I am thrilled to be taking over as president of the York & North Yorkshire Chamber of Commerce and representing this region’s business community as we look towards economic recovery. Covid has impacted our region in ways which would have been unimaginable when my predecessor Andrew Digwood took over the presidency in 2019 and I want to say what a remarkable job he has done in challenging times to ensure the business voice has been heard by regional and national policy makers.
Looking forward I am confident we can build our way out of the pandemic, and with the vaccine roll out helping to increasing confidence, businesses can start to plan with more certainty.
I am also looking forward to working with regional stakeholders to secure devolution for North Yorkshire. This matters hugely as it will provide greater control over our destiny providing the tools to unleash our entrepreneurial spirit.
May saw the election of West Yorkshire’s first ever metro mayor and as Tracy Brabin begins a new phase in her political career my Leeds and Bradford colleagues look forward to working with her to ensure business views are shared and that devolution of new powers and funding make a real difference to the region’s economy. As president of the Chamber I will campaign for similar powers for our region, and with proposals being developed I am hopeful that we too will follow our colleagues in West Yorkshire and claim our seat at the table of devolved English regions. However, in order to get to this we are required to reorganise local government and do away with the current two tier county and district authority model which currently exists.
The inner workings of local authorities will likely not be a high priority for businesses, particularly given the hardships of the last 15 months, but successful reorganisation genuinely opens the gates to the much bigger prize of regional devolution and with it increased powers and funding from Whitehall. The ability to make regional decisions over the future of our economy, deliver 21st century infrastructure and drive inward investment, skills and innovation cannot be understated. This is a once in a generation opportunity which we must grab.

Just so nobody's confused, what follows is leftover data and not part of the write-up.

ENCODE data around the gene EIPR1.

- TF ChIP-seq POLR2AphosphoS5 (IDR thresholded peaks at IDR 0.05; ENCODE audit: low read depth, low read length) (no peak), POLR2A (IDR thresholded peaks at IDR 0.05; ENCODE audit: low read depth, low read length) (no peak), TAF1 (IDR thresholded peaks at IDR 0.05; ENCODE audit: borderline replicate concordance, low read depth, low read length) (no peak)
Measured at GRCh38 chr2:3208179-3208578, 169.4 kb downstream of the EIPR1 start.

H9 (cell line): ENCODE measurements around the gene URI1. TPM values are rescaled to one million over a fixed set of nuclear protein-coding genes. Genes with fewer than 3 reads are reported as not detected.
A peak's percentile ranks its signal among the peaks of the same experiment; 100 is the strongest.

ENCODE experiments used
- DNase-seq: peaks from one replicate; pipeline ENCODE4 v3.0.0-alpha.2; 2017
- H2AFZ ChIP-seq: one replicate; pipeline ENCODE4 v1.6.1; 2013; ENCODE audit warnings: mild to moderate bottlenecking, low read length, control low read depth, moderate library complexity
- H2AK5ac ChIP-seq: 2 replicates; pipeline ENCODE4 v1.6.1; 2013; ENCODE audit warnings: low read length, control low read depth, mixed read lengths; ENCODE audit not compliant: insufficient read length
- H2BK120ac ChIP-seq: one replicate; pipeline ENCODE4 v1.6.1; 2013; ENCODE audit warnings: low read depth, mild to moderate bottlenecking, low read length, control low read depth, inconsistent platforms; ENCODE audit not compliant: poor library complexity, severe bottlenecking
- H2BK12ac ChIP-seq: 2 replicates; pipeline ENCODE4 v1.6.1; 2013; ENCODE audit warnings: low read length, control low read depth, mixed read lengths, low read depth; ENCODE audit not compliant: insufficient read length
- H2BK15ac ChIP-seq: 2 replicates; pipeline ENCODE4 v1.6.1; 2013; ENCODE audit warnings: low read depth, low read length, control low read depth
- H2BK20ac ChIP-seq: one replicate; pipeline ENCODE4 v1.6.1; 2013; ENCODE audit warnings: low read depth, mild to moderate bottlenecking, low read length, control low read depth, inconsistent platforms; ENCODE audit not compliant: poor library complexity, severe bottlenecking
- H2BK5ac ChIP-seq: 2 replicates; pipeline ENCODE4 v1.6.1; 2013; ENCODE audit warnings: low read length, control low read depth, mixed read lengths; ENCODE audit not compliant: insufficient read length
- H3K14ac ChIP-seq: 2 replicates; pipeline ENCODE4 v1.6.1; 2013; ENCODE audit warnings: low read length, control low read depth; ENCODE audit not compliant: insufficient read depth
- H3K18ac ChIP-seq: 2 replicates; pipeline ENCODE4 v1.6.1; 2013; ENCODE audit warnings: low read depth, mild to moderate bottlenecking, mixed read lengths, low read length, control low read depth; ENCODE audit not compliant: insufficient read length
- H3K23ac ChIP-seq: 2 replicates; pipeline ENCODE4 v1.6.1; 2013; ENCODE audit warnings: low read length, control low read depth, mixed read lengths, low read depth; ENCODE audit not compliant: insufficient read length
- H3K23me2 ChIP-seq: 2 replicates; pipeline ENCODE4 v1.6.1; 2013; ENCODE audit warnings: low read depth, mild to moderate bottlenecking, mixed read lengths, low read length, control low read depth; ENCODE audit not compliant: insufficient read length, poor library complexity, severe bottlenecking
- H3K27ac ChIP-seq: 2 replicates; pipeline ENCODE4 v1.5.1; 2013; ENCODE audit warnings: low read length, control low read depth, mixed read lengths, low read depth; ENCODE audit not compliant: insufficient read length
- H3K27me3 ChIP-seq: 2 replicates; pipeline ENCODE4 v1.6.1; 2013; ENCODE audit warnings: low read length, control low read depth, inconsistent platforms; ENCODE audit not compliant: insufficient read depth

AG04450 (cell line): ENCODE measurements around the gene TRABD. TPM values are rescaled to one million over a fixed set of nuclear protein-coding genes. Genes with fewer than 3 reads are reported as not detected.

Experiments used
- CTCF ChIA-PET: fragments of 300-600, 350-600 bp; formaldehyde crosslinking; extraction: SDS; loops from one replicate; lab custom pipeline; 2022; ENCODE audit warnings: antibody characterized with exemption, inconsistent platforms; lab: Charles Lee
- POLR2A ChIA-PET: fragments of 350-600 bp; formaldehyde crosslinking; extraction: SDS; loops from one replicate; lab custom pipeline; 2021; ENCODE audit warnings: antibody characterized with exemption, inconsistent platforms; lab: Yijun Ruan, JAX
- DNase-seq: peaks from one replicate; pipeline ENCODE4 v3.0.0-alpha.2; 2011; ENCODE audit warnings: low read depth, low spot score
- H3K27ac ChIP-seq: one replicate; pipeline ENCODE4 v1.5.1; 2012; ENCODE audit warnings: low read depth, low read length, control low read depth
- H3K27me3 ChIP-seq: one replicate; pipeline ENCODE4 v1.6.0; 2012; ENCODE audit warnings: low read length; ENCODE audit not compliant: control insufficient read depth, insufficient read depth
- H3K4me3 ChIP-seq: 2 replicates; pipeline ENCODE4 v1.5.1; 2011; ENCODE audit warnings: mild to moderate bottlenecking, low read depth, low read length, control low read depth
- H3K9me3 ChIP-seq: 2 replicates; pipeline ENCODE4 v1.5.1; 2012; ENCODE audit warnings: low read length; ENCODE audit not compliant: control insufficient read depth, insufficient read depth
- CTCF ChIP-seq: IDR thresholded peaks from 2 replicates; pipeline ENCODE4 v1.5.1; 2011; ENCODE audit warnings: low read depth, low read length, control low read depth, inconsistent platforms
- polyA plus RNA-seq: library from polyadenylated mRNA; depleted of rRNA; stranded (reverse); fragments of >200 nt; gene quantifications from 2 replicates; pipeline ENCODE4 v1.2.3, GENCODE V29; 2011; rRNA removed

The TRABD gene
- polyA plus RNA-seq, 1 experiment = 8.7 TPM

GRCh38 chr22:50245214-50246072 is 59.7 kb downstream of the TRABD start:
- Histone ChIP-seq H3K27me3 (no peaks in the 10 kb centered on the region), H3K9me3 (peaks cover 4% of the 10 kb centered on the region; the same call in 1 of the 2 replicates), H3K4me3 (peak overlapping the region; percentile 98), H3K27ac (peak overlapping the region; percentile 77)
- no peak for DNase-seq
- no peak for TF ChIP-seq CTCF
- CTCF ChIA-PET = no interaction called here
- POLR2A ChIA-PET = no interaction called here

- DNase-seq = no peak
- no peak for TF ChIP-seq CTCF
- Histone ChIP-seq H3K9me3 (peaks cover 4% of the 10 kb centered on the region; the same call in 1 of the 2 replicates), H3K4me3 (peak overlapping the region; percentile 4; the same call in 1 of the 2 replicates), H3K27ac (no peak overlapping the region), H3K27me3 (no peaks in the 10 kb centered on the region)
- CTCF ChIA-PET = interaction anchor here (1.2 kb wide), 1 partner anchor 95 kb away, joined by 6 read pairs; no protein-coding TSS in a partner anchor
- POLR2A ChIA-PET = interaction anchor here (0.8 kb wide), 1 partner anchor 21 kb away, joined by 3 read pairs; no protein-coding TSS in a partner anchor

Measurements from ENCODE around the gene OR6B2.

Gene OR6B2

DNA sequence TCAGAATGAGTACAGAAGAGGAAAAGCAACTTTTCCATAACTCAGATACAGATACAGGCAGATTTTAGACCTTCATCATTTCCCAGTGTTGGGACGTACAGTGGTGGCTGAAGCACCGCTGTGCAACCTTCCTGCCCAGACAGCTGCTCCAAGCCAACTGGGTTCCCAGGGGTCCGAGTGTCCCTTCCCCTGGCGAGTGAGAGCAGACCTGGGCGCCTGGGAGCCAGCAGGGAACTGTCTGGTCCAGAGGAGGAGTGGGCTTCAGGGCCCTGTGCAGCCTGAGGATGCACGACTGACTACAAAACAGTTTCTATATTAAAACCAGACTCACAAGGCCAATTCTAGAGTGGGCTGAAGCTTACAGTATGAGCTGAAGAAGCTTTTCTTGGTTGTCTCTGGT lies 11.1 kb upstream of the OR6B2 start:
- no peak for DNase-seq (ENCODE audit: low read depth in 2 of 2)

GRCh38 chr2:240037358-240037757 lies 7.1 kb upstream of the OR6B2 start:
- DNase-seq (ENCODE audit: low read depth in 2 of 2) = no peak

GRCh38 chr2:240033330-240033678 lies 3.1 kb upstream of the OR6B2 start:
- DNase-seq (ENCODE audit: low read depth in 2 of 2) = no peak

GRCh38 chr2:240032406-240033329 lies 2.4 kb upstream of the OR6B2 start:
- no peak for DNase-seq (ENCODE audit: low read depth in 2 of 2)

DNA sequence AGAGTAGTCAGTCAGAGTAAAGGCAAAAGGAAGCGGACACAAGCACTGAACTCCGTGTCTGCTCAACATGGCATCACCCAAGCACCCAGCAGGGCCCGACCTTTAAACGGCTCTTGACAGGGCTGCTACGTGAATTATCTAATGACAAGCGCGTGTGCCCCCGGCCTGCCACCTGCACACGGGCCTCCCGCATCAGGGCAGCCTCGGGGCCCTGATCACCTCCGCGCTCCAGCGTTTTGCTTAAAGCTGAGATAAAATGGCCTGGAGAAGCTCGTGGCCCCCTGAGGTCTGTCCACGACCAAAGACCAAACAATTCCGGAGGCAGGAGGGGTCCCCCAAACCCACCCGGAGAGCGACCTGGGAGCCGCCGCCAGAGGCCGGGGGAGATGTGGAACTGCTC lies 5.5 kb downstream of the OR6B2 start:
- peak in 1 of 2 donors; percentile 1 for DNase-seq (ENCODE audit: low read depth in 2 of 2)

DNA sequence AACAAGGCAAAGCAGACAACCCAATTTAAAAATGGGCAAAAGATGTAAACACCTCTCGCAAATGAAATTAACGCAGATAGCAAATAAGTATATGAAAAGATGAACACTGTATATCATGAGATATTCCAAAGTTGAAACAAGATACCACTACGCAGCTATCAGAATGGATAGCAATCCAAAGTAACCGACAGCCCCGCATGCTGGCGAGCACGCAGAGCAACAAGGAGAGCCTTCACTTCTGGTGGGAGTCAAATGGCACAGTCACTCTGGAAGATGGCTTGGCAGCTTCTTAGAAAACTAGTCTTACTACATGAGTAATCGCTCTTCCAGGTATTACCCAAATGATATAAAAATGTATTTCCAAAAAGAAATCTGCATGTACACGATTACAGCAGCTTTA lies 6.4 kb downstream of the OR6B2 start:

The Government sought views on the future of North Yorkshire, with businesses and residents being asked to respond to two proposals presented. One proposal would see the abolition of the seven district authorities and the county council, to be replaced by a single unitary authority, whilst the second would also see the abolition of North Yorkshire County Council and its district authorities along with the City of York Council to be replaced by two completely new authorities split east and west, roughly along the route of the A1.
Having studied both proposals I believe that the first of these two options would be best for the region. Our decision was based on a number of factors not the least of which is a smoother and less disruptive transition to this new structure compared to the breaking up and reordering of seven districts, one county council and the abolition of City of York Council.
A unitary North Yorkshire Council will bring economies of scale and streamline those services which are of greatest importance to our business community as we look to emerge from the Covid pandemic. A county wide economic strategy with a single local plan setting out future development opportunities, employment land allocations and housing numbers would bring confidence that in turn would drive private sector investment.
The elimination of duplication of processes and services and the provision of a ‘single front door’ for businesses to access support would bring clarity and consistency across the county. The ability to deliver improved rural mobile connectivity under our own leadership could happen without resorting to Whitehall departments to decide whether our communities deserve what urban areas take for granted. Ambitions to be the UK’s first carbon-negative circular economy, as agreed by our regional civic and business leaders will be in our gift to deliver. In turn this will create new jobs, new industries and opportunities to lead the country to a more sustainable future.
We also recognise the benefit in the city of York retaining its own independence. As the region’s largest urban and economic centre, it accounts for one-third of the region’s GVA, York has its own distinct challenges and opportunities and needs to be able to take a position within any future devolved authority structure which addresses those to best effect
This month, Robert Jenrick, Secretary of State for Housing, Communities and Local Government is expected to make the decision on the future of local government in our region and we would urge him to back the Chamber’s position and pave the way for devolution.